“Addressing Racial Diversity in a Writing Center,” by Nancy Baron and Nancy Grimm, initially seemed to promise me some insight into how I should recognize race differences as a white (or Anglo) writing tutor. Instead, I was left with questions. The belief that we should not be colorblind but instead embrace our cultural differences is not new to me; my high school English department emphasized how much richer our understanding of texts is when we consider it from various viewpoints. I was saddened by the first story’s tale of “white prose;” I would hope that we can read the opinions of others without rejecting them. However, I have to ask: what if the professors do not recognize alternative voices as valid? Can I, as a writing tutor, encourage a student to write in his or her own way if that will negatively impact their grade in a course? Do grades or personal integrity take priority, and how can I help a student with that terrible choice? I would hope, indeed I believe, that a professor at a university as diverse as ours would be able to accept alternative views and ways of writing, but what if that is not the case?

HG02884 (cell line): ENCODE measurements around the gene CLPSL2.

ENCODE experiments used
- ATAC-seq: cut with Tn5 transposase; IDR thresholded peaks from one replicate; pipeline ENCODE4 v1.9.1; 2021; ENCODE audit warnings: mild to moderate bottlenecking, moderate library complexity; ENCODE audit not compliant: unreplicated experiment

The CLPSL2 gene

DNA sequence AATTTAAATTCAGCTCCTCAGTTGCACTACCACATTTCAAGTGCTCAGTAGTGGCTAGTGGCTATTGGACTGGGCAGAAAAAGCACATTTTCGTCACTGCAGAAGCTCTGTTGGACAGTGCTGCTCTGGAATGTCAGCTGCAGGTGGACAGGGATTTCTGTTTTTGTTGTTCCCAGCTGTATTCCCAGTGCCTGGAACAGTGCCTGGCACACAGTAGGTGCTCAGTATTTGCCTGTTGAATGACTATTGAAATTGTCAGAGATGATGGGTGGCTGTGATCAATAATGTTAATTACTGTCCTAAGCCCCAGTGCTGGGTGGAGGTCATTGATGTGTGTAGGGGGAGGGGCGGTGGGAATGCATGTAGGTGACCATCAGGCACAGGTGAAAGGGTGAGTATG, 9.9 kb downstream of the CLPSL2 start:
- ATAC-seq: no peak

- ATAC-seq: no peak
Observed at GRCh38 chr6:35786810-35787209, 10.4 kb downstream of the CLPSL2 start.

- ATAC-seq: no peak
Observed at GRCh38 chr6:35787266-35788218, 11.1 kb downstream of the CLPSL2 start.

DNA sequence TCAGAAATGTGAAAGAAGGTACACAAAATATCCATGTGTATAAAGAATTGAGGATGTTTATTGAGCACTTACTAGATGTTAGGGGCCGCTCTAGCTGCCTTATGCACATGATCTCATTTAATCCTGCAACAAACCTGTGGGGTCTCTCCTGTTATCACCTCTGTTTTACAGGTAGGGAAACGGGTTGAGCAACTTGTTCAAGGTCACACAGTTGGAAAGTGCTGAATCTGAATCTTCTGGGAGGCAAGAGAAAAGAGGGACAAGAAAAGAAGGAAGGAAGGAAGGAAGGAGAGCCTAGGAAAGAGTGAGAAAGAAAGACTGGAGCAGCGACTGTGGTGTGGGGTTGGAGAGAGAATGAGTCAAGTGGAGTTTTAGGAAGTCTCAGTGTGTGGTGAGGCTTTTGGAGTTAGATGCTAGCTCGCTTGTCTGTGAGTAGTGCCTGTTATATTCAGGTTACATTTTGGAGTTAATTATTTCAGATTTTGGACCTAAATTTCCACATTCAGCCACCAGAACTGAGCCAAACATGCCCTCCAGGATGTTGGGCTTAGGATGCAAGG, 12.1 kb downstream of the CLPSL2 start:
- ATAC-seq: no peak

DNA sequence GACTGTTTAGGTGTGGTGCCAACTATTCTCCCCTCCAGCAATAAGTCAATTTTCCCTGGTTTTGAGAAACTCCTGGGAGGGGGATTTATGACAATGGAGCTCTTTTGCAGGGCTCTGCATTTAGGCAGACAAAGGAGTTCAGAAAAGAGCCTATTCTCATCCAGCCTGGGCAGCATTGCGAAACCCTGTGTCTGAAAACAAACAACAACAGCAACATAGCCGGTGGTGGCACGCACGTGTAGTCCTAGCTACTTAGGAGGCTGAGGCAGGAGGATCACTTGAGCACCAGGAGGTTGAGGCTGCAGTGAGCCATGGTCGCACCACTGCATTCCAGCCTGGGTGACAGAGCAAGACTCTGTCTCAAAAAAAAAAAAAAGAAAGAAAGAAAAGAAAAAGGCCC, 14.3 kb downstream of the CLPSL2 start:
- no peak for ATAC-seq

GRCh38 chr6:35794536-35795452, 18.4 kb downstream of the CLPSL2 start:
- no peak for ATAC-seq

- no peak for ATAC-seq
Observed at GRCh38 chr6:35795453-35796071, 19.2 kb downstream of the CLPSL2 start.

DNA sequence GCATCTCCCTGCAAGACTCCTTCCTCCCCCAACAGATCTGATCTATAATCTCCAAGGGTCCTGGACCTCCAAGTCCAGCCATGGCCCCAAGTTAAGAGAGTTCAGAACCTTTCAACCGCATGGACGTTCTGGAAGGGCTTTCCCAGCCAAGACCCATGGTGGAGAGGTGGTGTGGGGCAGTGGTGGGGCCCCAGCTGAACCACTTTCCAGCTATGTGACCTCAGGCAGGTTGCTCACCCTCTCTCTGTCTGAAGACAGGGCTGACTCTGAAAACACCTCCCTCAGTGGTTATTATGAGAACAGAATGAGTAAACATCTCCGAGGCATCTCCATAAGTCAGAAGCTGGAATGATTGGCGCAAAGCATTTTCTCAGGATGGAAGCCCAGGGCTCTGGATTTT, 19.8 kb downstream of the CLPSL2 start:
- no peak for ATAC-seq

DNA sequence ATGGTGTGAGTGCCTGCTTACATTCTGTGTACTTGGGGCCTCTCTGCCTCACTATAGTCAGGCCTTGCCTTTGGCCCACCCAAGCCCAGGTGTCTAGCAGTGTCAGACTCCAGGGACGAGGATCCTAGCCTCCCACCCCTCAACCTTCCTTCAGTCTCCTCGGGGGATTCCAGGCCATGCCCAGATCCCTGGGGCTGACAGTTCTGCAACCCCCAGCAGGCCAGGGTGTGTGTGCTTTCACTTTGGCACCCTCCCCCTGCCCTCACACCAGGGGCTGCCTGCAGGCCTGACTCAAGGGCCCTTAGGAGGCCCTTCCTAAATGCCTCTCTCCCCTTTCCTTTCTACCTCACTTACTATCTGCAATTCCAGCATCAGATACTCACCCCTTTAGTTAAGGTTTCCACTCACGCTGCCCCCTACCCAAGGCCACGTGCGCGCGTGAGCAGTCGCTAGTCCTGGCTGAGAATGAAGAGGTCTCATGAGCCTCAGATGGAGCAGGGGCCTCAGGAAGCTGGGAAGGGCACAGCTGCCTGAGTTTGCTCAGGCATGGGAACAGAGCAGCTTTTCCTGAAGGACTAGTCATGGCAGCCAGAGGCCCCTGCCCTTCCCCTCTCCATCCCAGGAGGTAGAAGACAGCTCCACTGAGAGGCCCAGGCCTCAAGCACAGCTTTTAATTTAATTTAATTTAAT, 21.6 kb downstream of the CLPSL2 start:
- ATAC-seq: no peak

I found little in the way of actual advice in this article. I found the anecdote about a diverse writing center somewhat helpful and rather heartening, but I do not understand how the authors would have me change my tutoring. Quite simply, I found this article interesting and informative on the subject of race in academia and in general. It certainly made me think about my own attitudes towards race, and I appreciate it in that sense. However, as an article for learning about race in the writing center, I would have appreciated more concrete discussions of what changed for individual tutors and for the center as a whole. Without those components, I found it hard to see what exactly I should do to address race in writing.
Emily Kohn, Class of 2015